Apollo Extra Vehicular Mobility Unit
The result of eighteen years of design and research, the A7L and A7LB spacesuits served during the Apollo, Skylab and Apollo-Soyuz missions. Designed by International Latex Corporation (ILC) Dover and with a life support backpack provided by Hamilton Standard, the A7L featured a water-cooled undergarment, an inner blue pressurized layer, and a tough white nylon outer hull. After the disastrous Apollo I fire, ILC produced a version that utilized beta cloth that is fire resistant up to 650 degrees Celsius.
Two basic versions of the suit were used during Apollo: an EV A7L configuration for the command module pilot (CMP) that provided low pressure and fire protection as well as protection for free-space EVA, and the EV A7L PGA configuration that provided additional protection from the lunar surface environment. Apollo 7-14 used the A7L design that provided six hours of primary and thirty minutes of emergency life support. The longer "J" missions 15, 16 and 17 utilized the A7LB suit that extended primary life support by an hour, and also featured additional joints to facilitate operation of the lunar roving vehicle. CMPs on these missions wore A7LB based H-series A7L suits, as they needed to perform EVAs to retrieve film from the Scientific Instrument Module in "deep space". Modified A7LBs were also used during both Skylab and Apollo-Soyuz.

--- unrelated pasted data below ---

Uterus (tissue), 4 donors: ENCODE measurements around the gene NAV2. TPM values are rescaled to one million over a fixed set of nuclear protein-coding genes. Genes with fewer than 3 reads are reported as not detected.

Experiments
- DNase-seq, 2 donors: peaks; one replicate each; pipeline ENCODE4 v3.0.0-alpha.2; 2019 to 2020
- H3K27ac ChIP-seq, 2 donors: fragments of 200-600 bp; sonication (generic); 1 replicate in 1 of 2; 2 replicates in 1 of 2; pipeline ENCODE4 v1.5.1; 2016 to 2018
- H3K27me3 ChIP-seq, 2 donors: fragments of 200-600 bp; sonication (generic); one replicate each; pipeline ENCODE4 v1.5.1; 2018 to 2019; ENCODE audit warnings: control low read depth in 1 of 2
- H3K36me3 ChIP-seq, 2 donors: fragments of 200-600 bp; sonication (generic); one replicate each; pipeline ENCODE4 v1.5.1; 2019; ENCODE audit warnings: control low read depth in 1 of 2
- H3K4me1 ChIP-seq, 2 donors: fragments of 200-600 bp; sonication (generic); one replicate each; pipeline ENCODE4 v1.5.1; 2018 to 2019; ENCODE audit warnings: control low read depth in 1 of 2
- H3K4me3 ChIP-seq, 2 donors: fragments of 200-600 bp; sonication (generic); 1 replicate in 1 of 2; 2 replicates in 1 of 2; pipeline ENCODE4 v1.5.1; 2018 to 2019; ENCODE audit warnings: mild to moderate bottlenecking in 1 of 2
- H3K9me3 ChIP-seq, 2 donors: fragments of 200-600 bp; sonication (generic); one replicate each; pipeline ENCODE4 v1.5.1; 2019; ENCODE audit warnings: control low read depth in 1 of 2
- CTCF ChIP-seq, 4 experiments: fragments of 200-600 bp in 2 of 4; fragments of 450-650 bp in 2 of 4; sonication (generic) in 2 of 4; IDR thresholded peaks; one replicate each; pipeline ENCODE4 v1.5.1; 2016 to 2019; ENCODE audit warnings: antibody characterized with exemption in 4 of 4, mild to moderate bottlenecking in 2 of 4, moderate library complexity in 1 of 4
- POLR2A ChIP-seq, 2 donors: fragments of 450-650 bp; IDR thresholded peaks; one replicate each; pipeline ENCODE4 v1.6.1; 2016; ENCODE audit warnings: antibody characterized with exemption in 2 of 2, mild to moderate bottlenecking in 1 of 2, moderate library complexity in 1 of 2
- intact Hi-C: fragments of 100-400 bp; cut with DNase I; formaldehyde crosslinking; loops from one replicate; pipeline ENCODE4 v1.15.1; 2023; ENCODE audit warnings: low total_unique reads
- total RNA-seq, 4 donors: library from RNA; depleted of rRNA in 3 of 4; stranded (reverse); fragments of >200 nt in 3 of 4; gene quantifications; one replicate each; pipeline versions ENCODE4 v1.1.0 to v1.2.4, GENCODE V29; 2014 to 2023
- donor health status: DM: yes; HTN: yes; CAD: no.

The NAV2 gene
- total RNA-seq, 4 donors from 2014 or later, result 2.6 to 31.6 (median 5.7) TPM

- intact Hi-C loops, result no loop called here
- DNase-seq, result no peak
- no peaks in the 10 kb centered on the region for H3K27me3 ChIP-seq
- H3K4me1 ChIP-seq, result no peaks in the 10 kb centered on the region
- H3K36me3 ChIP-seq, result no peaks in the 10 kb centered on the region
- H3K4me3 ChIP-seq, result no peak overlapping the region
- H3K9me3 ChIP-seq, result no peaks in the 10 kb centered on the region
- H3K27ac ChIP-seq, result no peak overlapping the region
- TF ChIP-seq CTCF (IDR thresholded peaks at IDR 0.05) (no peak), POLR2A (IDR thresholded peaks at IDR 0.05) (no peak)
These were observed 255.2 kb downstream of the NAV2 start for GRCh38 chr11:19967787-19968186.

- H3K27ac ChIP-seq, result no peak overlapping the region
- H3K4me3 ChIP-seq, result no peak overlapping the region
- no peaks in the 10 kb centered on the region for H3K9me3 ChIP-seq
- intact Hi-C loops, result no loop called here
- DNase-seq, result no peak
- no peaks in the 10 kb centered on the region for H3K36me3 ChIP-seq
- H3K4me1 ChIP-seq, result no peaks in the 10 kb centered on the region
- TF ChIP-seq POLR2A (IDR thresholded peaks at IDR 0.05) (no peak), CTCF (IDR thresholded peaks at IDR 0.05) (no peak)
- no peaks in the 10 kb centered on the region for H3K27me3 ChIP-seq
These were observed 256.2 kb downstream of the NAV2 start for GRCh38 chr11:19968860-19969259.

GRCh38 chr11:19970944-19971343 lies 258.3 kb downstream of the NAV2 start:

Created by NASA in 1968 and revised in 1971 for the Apollo 15, 16 and 17 missions, this handbook explains the extravehicular mobility unit, its subsystems, accessories and operation, as well as emergency procedures. Originally printed in two volumes by NASA, this version incorporates both in one book.
286 pages, 8x10", softbound, full color covers and black and white interior.